- The Washington Times - Friday, July 23, 2021

The Biden Department of Education has retreated from its endorsement of the Abolitionist Teaching Network, saying it promoted the group’s extremist racial-justice agenda by “mistake.”

A link to the group’s manifesto was in an Education Department guide for reopening schools amid the pandemic.

The link went to the group’s “Guide for Racial Justice & Abolitionist Social and Emotional Learning,” which summed up the group’s philosophy: “Abolitionist Teachers believe that no Black, Brown, or Indigenous child is disposable. We must embody the spirit of Black Lives Mattering, not just say Black Lives Matter.”

Abolitionist Teaching Network makes a series of demands such as for hiring and retaining “Black, Brown, and Indigenous teachers, paraprofessionals, school counselors, and other personnel.”

Its manifesto calls for reduced class sizes in schools with large numbers of minority students, removing “any and all police and policing from schools,” and “reparations for Children of Color stolen by the school-to-prison pipeline.”

Abolitionist Teaching Network also advocates for “free, radical self/collective care and therapy for Educators and Support Staff of Color” and “free, antiracist therapy for White educators and support staff.”

The Education Department said the reference to the Abolitionist Teaching Network was an error.

“The Department does not endorse the recommendations of this group, nor do they reflect our policy positions,” the department said in a statement. “It was an error in a lengthy document to include this citation.”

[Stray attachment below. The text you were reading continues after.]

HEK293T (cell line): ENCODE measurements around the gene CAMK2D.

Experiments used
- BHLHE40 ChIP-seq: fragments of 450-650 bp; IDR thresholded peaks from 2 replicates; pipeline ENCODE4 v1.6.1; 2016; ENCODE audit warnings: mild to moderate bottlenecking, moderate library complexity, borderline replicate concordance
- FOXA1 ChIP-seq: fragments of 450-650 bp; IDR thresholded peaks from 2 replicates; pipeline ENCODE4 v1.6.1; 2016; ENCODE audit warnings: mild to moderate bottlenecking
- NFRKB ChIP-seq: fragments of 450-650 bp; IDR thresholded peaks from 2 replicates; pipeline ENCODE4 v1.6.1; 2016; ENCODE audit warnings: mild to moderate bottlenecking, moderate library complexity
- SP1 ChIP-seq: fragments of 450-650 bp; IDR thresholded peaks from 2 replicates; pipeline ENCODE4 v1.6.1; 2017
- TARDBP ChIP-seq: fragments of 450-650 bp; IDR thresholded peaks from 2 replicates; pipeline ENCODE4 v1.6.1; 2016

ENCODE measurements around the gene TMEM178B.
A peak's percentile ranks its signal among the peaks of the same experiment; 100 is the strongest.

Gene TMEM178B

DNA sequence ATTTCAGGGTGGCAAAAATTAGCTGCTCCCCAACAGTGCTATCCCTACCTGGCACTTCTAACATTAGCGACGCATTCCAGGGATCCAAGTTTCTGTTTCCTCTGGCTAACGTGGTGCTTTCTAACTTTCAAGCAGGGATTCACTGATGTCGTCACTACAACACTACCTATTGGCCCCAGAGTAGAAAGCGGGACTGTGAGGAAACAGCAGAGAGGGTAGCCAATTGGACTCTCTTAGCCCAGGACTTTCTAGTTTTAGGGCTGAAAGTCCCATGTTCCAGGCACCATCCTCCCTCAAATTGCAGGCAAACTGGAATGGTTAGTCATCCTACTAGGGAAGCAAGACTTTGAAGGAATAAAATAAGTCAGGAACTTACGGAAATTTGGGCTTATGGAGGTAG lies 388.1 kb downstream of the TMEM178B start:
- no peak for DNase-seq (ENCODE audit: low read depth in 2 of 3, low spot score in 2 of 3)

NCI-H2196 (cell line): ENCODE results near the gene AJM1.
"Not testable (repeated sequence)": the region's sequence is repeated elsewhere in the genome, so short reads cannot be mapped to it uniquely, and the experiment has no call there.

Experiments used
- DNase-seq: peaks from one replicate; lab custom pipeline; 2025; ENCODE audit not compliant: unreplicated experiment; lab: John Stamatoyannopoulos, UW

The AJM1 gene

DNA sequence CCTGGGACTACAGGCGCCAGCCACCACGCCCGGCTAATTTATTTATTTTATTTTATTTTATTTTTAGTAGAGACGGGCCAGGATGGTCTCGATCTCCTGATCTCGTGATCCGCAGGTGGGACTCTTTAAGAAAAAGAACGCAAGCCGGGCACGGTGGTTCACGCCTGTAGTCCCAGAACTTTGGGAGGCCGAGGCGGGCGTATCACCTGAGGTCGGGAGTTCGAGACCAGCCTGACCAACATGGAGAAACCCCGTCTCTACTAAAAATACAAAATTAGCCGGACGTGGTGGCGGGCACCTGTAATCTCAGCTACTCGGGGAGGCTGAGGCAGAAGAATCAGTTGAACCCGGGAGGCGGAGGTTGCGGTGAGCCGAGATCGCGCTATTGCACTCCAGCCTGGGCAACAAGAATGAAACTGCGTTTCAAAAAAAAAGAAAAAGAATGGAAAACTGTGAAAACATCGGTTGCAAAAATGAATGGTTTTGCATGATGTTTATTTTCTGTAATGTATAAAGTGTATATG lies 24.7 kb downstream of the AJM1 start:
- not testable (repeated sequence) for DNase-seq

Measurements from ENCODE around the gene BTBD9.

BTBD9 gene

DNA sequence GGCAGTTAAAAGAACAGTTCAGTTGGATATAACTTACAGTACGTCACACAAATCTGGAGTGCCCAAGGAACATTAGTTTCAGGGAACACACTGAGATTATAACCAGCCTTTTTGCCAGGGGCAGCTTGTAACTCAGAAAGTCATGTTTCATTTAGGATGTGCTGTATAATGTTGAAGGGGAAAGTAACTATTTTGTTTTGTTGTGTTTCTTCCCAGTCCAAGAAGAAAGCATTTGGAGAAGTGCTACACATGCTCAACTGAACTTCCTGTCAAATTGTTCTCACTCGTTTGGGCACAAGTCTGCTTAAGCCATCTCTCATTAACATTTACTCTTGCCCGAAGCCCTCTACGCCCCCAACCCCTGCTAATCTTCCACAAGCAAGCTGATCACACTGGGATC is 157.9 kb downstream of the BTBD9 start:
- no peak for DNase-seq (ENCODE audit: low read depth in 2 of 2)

Rep. Virginia Foxx of North Carolina, the top Republican on the Education Committee, on Friday called on the education secretary to look for other places where the department is accidentally promoting “radical” ideologies.

In a letter to Education Secretary Miguel Cardona, she questioned how the department had mistakenly endorsed a “radical group that promotes a version of social and emotional learning that divides students by race.”

“Combating racism in our schools and society is important, but dividing our students based on their race is not a responsible solution,” wrote Mrs. Foxx.

She asked Mr. Cardona to examine all of the department’s documents and advisories to make sure there are no other mistakes.

“It is imperative that you take this opportunity to correct the early errors in the Department’s support of this divisive agenda,” she wrote. “I ask you to personally review all of the citations made in the COVID handbooks and ensure the message from you to your staff is clear: critical race theory and related policies and materials should not be referenced, referred, or recommended to any students, teachers, or educational agencies.”

It’s not the first time Mr. Cardona had to back off from educational materials that include a critical race theory agenda.

Earlier this year, he suffered strong blowback when the department proposed creating a new grant program for schools and mentioned The New York Times’ “1619 Project” as an example of what it would like to see taught in the nation’s schools. The Pulitzer Prize-winning project reframed U.S. history with slavery and racism as the centerpiece of the American experience. It has been criticized for historical inaccuracies, including that the Founding Fathers fought for independence from Great Britain to preserve slavery.

The department said it only mentioned the project as an example of what it would like to see. In creating the grant program last week, the department clarified that it will not dictate what schools teach.

• Kery Murakami can be reached at kmurakami@washingtontimes.com.

Copyright © 2023 The Washington Times, LLC. Click here for reprint permission.

Please read our comment policy before commenting.

Click to Read More and View Comments

Click to Hide